Sunday, 19 December 2010

Blood Banking

The NHS released this appeal:

'We especially need O negative donors at the moment as we have experienced higher than expected orders for this type of blood in the past week. With Christmas rapidly approaching and the holidays this year falling over a weekend, we would also like to remind anyone due to donate to step forward
now, weather permitting. Maintaining healthy stocks of all blood groups is essential as people will still be in hospital and requiring treatment...   New donors are always welcome too.  Availability of all blood types is constantly monitored to ensure suitable amounts are available for use in hospitals. We already have been appealing for O negative donors but more are needed.'

It is commonplace in Italy for people about to enter hospital for surgery or other treatments to provide blood of their own or of their immediate family earlier; with more commonplace blood groups friends often contribute.  In this way general contributions can then be used for those unexpectedly facing a blood transfusion.   Also there is nothing so good as your own blood when you need it.  Angel's blood is quite rare ("It must be your father," remarked my worried mother when trouble developed over a newborn O positive HG) which is how this kind of blood-banking became familiar.  (I offered to give blood for others too, but anyone who lived in England between 1989 and the late 1990s is refused).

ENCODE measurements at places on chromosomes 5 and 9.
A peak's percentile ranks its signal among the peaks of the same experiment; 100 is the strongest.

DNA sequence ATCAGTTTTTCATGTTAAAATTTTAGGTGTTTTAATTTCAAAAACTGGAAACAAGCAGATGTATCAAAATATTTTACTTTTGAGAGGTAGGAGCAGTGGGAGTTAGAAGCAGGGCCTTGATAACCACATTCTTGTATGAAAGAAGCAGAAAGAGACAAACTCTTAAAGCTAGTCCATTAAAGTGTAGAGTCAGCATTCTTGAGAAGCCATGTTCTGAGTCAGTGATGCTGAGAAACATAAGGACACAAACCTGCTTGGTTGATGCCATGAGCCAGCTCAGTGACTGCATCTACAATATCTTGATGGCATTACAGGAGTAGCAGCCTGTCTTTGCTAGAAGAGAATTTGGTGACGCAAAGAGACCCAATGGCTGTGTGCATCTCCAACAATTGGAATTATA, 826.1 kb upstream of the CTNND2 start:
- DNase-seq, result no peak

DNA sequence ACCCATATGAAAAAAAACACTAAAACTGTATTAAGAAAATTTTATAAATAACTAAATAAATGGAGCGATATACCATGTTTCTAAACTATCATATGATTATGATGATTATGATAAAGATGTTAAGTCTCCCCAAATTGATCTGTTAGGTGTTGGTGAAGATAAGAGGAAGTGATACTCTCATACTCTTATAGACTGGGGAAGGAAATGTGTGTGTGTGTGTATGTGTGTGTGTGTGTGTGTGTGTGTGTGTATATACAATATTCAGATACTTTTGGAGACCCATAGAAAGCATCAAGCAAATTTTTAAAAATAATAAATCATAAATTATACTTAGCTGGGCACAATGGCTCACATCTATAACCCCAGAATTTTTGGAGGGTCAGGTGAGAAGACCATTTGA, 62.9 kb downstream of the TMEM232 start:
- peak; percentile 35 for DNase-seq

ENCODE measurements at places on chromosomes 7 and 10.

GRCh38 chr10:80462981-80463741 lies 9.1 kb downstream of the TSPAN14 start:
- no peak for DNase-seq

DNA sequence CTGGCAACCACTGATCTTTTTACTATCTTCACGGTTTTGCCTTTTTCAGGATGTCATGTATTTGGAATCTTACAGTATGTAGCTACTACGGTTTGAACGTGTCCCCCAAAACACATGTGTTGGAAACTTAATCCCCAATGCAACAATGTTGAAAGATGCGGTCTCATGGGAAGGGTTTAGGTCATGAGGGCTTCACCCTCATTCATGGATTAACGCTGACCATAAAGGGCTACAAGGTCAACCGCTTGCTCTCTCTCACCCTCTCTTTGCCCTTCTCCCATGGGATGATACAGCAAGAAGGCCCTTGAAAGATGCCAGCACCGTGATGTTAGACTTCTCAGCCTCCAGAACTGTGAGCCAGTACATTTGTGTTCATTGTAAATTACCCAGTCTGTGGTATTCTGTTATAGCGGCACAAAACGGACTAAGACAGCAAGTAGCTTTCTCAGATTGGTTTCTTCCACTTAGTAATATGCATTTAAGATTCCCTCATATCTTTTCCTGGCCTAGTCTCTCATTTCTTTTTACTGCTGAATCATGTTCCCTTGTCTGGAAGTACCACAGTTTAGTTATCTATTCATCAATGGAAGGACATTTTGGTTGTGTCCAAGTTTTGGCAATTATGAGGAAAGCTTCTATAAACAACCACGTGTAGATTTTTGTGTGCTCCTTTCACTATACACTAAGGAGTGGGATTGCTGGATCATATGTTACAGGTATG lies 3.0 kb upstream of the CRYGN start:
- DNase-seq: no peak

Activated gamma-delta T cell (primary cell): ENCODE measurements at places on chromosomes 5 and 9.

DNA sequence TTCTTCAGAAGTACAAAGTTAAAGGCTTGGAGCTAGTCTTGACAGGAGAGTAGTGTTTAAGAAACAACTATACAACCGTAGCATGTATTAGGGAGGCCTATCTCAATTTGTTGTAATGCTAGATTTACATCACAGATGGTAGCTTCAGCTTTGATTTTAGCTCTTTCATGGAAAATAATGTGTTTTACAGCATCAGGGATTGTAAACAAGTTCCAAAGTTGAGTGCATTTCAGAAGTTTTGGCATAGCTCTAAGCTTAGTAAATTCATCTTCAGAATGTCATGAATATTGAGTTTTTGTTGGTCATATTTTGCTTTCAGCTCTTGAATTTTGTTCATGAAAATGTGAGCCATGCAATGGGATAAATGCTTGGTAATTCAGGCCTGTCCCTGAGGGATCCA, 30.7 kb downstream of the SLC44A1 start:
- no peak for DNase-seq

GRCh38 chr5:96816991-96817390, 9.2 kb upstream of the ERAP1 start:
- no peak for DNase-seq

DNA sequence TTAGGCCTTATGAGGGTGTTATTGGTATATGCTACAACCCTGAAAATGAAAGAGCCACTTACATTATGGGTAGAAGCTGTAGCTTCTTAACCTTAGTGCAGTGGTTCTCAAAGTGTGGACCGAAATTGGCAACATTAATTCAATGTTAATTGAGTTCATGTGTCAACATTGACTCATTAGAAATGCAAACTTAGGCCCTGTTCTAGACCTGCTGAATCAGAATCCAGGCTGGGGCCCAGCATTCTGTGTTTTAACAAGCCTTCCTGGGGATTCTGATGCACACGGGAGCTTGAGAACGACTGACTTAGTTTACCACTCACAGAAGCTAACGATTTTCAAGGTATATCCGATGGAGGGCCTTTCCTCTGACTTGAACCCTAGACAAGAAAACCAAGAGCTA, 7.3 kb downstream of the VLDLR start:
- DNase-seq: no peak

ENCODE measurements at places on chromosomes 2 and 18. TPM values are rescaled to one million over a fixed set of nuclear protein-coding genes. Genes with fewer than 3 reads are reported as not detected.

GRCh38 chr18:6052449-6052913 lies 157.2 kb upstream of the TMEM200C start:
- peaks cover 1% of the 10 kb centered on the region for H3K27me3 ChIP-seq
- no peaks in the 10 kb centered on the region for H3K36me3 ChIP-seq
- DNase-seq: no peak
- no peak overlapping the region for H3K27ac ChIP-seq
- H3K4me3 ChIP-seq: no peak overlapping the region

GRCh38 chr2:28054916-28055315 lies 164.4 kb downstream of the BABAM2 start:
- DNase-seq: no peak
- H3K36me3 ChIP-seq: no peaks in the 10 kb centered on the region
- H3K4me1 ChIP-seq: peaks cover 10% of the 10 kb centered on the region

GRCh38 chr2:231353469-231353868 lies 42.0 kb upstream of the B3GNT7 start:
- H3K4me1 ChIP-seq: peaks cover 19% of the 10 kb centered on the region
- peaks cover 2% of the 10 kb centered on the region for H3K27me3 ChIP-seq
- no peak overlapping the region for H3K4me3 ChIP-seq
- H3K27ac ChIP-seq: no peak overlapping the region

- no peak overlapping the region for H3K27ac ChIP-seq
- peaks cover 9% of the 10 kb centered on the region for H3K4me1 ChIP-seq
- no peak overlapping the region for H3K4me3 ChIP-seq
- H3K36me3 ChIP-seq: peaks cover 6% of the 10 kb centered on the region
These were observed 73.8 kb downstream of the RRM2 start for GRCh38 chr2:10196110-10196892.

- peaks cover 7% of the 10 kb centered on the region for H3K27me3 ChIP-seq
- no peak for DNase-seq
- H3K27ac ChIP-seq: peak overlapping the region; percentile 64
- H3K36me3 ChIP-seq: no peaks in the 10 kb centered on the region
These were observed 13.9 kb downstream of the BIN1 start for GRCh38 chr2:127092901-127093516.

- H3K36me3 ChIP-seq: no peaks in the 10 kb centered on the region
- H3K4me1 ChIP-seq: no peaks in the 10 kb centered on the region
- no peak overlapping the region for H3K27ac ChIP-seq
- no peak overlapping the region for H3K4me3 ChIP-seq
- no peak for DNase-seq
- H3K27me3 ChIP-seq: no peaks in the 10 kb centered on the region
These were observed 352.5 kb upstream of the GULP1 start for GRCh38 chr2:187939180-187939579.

It seems a very useful and sensible measure to have in place.  Most surgery and treatments are planned.


Odin's Raven said...

See the future of the NHS. Here's an article which explains that in Zimbabwe they're paying doctors in peanuts!
They're also short of blood though. Perhaps Mugabe drank it all?
Bad news for Britain; it doesn't grow peanuts, but doesn't seem to be short of monkeys.

hatfield girl said...

I thought it quite a good idea to give blood before a planned operation, Raven. A world where blood was given to a blood bank for anyone to draw on who needed to has disappeared under a tide of infection, incompetence, and the growth in the take-but-never-give mindset.